Politics & Government

In their words: School board candidates on how they would handle security, new superintendent

Candidates for the Manatee County School Board Districts 2, 4 and 5 in the 2018 mid-term election.
Candidates for the Manatee County School Board Districts 2, 4 and 5 in the 2018 mid-term election.

Three incumbents. Three races. Candidates for the School Board of Manatee County have identified which issues they find most important, what they plan to do about school security and list why they are the best candidate for the job.

School board members John Colon and Charlie Kennedy each face one challenger, but Scott Hopes has three other candidates vying for his seat. Here is what they had to say about the issues in their own words.


Q: What is your background (family, job, hobbies)?

Manatee County School Board District 2 candidate Alice Kaddatz. Manatee County Supervisor of Elections
Alice S. Kaddatz, District 2

Incumbent Manatee County School Board District 2 member Charles Kennedy. Manatee County Supervisor of Elections
(Incumbent) Charles Kennedy, District 2

Manatee County School Board District 4 candidate James F. Daniel, Jr. Provided photo
James F. Daniel Jr., District 4

Incumbent Manatee County School Board District 4 member Scott L. Hopes Manatee County Supervisor of Elections
(Incumbent) Scott L. Hopes, District 4

Manatee County School Board District 4 candidate Richard A. Murphy. Provided photo
Richard A. Murphy, District 4

Job: I worked in business management after high school and served on the Hendry county school board elected from 1994-2008. While serving on the school board and being involved in the schools and youth organizations I decided to change careers by going back to school at night and becoming a full time middle school teacher in 2005 for Highlands county schools. In 2008 I became the superintendent of the Hendry county school district serving from 2008-2012 during the great recession and the hardest time for a superintendent, school board and all employees of the school districts of Florida. In January 2013 I was recruited to work in Palm Beach county as an assistant principal at South Tech Academy high school and helped plan and facilitate the opening South Tech Preparatory middle school. While in Palm Beach county I maintained a close relationship with the Palm Beach County School Police to learn more about school security and working with troubled students and families. I came to Manatee county in 2014 and began teaching at King Middle school (6th-8th) in 2014. I taught at Harlee Middle (6th-8th) in 2015 and was a Technology Student Association (TSA) sponsor at both schools. In 2016 I decided to substitute in various schools and focused primarily on elementary to learn more about the daily instruction in K-6 and worked in most of the district elementary schools in all grade levels. Later I chose to work at Tillman Elementary in Palmetto as a paraprofessional to better appreciate their work supporting teachers and students. Later I returned to Palm Beach county to continue my education in educational leadership with Florida Atlantic University working in high poverty schools. In January of 2018 I returned to Manatee county to work and spend time my daughter and support my grandchildren in their school activities.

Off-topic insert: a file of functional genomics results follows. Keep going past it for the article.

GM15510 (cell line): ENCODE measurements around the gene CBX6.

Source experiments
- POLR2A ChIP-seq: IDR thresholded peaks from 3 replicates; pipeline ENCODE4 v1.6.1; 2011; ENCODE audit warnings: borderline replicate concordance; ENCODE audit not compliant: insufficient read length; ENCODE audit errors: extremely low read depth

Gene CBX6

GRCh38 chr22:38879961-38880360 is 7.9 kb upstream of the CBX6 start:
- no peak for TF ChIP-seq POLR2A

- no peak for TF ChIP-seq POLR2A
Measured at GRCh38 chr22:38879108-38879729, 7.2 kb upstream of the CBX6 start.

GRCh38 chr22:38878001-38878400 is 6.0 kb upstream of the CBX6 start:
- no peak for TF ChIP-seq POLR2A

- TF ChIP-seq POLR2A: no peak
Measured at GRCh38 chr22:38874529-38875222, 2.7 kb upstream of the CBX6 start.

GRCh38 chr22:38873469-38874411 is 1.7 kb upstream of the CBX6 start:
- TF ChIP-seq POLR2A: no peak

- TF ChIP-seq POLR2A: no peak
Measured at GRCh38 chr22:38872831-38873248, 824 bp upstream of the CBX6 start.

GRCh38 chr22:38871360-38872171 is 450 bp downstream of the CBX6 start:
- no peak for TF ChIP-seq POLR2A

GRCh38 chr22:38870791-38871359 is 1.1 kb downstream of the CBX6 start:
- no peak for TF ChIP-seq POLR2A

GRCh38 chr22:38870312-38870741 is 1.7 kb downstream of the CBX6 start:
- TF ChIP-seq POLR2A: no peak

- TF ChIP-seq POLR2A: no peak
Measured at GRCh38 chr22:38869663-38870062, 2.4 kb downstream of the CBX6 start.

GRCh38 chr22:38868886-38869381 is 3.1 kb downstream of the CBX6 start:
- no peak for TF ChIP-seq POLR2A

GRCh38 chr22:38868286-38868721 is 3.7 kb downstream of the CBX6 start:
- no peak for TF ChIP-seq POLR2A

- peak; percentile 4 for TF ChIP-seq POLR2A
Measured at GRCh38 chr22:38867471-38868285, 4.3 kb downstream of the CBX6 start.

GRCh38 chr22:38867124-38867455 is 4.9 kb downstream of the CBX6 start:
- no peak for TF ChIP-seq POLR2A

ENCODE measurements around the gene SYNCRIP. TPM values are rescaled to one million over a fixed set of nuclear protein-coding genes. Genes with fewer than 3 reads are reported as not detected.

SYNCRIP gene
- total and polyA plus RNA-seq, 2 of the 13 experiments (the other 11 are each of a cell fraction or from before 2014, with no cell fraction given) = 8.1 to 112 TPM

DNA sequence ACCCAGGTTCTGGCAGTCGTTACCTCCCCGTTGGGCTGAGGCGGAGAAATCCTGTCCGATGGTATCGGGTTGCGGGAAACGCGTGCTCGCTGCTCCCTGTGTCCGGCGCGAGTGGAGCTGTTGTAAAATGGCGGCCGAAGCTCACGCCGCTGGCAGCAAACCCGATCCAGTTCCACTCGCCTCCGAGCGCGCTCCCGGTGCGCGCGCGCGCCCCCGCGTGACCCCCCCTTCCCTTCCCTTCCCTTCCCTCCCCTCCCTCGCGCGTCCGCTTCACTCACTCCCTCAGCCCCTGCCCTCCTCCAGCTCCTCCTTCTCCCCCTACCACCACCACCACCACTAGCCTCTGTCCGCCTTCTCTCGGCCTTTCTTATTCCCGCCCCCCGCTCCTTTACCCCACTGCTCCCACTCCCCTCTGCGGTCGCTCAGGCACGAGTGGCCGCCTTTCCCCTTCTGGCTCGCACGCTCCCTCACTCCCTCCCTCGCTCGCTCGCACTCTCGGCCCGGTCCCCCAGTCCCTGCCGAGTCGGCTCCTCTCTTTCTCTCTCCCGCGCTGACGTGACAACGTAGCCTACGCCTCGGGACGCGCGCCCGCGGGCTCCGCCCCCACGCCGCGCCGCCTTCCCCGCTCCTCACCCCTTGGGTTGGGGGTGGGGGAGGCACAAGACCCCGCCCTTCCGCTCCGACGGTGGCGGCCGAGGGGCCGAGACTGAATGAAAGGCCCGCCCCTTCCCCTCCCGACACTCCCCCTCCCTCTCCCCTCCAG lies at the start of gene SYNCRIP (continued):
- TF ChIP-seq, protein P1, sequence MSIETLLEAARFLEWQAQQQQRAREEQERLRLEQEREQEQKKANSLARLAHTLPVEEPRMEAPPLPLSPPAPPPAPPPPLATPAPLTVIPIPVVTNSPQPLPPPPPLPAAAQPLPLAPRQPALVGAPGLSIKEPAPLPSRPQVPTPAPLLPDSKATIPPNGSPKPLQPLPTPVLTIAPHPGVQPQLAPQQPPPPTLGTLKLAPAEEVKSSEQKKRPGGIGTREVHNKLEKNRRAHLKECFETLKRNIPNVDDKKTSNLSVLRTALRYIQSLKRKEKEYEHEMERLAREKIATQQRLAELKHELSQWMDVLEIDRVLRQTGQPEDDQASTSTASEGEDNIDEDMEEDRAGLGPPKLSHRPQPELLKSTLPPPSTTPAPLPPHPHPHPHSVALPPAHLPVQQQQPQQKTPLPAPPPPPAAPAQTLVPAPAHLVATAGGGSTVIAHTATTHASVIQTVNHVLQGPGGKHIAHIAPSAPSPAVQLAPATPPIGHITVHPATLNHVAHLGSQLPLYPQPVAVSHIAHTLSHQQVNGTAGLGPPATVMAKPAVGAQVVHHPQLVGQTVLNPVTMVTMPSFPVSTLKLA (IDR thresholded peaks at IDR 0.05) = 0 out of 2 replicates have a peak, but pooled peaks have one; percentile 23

Hobbies: I like to work with children in schools and I was a Take Stock in Children Scholarship mentor for a student at the Manatee School of the Arts. I have worked with youth organizations that include sports, 4H, FFA, and the Arts. I like to help people and have worked in community civic groups in the past that include Kiwanis, Elks, The Florida Jaycees. Pop Warner Football, Tee-ball, Little League, girls’ softball, United Way and livestock associations. Since I’ve been in Manatee county I have attended Bayside Church and volunteered with my daughter and grandchildren feeding the homeless on Thanksgiving and Christmas Day. I love music, swing dancing, Nascar, hiking, beaches and do it yourself home projects. I have worked at the Home Depot on University and I was also a co-teacher for women’s and children’s home project classes.

Manatee County School Board District 4 candidate Joseph L. Stokes Manatee County Supervisor of Elections
Joseph L. Stokes, District 4

Linda and I both graduated from Ball State University. We have both been educators for many years. I recently retired (June, 2016) after 45 years as an educator. I was a teacher for seventeen years, a building administrator (principal of four different schools) for twenty-four years, and an administrator at the district level for four years. My career in Manatee County has been as a principal (King MS), Director of Elementary Schools and assistant principal at Samoset ES. I also have a small rental business most often renting to university students during the last 25 years.

Linda and I love to travel; we are very family oriented, and we enjoy providing experiences for our grandchildren. Linda and I have also been foster parents to thirteen children as a therapeutic home. We did not break apart sibling groups while working with the children, so sometimes we had three or four children at a time. Our faith is very important to us, and we have always been part of a church in our home life. Personal hobbies of mine have been “Ham” radio and fishing when I have the time, and we do spend time in the Blue Ridge mountains in Maggie Valley, North Carolina.

If none of the District 4 candidates gets more than 50 percent of the vote in the Aug. 28 primary, there will be a runoff election on Nov. 6.

Incumbent Manatee County School Board District 5 member John A. Colon. Provided photo
(Incumbent) John A. Colon, District 5

Manatee County School Board District 5 candidate James T. Golden. Herald file photo